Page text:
Post-Quake Japan Efforts Earned Big Nods at Asia's Adfest

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A year after Japan was hit by an earthquake and tsunami, two of the most talked-about campaigns at regional Asian ad festival AdFest this week in Thailand were about helping Japanese cope.

Both were by Hakuhodo Kettle, a creative affiliate of Japan's No. 2 agency, Hakuhodo. The two-minute film "Dear Japan, from Phuket" won the Grande Lotus Roots prize and consumed the attention of AdFest jury members. In the film, natives of Phuket, a Thai beach town devastated by a powerful tsunami in 2004, offer support, sympathy and hope for the future to the Japanese. Striking a chord with the AdFest audience, it was filmed by the agency's creatives while they attended last year's AdFest, held in Phuket just days after the catastrophe in Japan. The film, which was created for the internet, was widely picked up by Japanese media.

"The film is both local and international," said Grand and Cyber Jury President Bob Greenberg, CEO of R/GA.

"Only Phuket could have sent this message," said Prasoon Joshi, McCann Worldgroup's chairman and CEO, India and ECD, Asia-Pacific and jury president of the Press Lotus category. "There are many out there who feel that you need to create work that's very international, instead of local, to stand out. But think about it. Work that stands out tends to deeply connect with the consumer, so how better to connect to the consumer than through culture."

Hakuhodo Kettle also won the Grande Innova Lotus for a Google campaign, "Memories of the Future," in which the internet giant called on Japanese to share photographs and videos of places and events on its site to help people regain memories lost when their towns and homes were destroyed or washed away.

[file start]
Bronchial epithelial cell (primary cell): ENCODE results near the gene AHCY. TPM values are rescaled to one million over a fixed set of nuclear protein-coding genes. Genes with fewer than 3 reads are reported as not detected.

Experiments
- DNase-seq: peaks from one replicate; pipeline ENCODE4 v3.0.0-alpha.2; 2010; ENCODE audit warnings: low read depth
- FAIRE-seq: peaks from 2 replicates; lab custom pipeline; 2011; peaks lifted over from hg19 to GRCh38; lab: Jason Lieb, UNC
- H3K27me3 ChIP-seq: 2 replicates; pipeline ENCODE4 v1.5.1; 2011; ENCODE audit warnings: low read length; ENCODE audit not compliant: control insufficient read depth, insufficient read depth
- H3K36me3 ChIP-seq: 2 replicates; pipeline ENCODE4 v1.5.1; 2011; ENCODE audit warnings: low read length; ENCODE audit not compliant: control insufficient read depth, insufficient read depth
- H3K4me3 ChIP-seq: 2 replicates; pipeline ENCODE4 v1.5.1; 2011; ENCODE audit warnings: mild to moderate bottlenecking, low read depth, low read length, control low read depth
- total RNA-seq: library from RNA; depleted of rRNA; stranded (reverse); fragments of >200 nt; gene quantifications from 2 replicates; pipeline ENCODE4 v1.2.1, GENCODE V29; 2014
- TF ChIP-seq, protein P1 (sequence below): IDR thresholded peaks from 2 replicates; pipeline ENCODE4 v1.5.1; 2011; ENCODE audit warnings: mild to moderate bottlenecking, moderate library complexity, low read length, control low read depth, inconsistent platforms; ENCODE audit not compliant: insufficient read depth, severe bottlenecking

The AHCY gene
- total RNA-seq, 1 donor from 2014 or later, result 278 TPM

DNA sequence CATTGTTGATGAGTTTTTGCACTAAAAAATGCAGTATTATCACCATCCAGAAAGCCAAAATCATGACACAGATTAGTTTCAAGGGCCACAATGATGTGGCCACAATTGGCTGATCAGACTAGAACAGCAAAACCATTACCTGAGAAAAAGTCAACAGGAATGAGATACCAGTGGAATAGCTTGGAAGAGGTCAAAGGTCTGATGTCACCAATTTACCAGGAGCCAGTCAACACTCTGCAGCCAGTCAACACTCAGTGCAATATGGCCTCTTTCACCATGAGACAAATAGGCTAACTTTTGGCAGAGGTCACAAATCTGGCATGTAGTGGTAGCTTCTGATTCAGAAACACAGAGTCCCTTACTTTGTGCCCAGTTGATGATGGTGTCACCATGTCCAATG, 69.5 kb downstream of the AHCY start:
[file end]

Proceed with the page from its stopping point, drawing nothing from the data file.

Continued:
AdFest was back in its usual home in Thai beach town Pattaya after being held in Phuket in 2011 and canceled in 2010 because of political unrest in Thailand. This year's event drew 2,857 entries, down from a high of 5,148 in 2008, but a solid increase from recent years.

The festival also introduced some Asian campaigns, from pizza to pawn shops, that may win at international festivals in the U.S. and Europe this year:

The Best in Show winner in the outdoor category, "The Keyboard of Isolation," encourages family members to spend more time together and less online. Figurines were placed in glass jars in the shape of a giant keyboard, illustrating the isolation of real-life family members. The outdoor campaign by DDB China Group is for China's Family Care for Grassroots Community.

A Japanese pawn-shop chain owned by Zeniya Honten Corp. won the Best of Show Film Lotus award. In the campaign "Samurai/Gentleman/Madame/Rocker," a diverse group of people sitting on shelves hold conversations reminiscent of Samuel Beckett's absurdist play "Waiting for Godot." They represent beloved objects eventually redeemed by former owners. A hip rebellious young Japanese guy clad in red leather, for instance, once redeemed, turns out to be an electric guitar.

Another favorite with AdFest jury members was a short film from South Korea's Mr. Pizza chain called "True Origins of Pizza," which won a Film Craft Gold Lotus. The spoof ad, produced by fictional company Gumshoe Pictures, poses a conspiracy theory that Marco Polo didn't just "steal" noodles from China, he also stole pizza, another Italian staple, from the country that originally invented it: Korea.

The Mr. Pizza campaign, actually produced by Addict Media Films in Seoul, was also significant as a breakthrough campaign from an increasingly competitive Korea at a festival usually dominated by Japan and China. Last year, Cheil Worldwide won Korea's first Grand Prix at the Cannes Lions International Festival of Creativity for a virtual store in the subway for grocer Homeplus.

"Their ads were too serious, rigid and humorless in the past," said Vinit Suraphongchai, chairman of the AdFest steering committee. "Now Korea is really becoming visible and is coming of age as a creative market."

Normandy Madden is senior VP-content development, Asia/Pacific at Thoughtful China, and Ad Age's former Asia editor.

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